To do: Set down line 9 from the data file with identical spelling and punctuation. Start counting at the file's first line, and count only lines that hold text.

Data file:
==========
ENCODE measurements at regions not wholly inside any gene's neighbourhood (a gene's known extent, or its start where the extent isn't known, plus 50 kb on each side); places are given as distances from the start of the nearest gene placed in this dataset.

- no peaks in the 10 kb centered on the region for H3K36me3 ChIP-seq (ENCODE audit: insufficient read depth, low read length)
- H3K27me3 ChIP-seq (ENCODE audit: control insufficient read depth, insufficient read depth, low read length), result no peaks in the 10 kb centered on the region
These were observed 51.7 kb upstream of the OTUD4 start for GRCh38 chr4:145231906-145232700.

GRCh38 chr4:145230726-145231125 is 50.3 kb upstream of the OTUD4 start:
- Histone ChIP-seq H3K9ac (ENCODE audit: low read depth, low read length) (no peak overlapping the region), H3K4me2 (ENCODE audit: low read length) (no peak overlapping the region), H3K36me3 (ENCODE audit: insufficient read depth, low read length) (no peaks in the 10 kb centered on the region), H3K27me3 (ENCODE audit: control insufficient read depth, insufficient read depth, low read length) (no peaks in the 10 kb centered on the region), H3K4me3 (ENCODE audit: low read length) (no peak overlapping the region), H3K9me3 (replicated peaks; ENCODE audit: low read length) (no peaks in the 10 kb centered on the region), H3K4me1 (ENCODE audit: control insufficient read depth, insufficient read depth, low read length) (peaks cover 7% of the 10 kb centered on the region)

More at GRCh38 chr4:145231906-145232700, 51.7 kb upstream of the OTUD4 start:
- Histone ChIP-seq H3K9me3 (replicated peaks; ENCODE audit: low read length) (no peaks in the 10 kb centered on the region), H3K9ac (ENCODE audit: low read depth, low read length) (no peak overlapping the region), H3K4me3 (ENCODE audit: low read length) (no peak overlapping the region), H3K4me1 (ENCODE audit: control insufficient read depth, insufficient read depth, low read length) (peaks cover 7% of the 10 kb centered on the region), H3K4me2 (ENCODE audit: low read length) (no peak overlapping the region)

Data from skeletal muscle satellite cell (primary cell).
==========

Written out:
Data from skeletal muscle satellite cell (primary cell).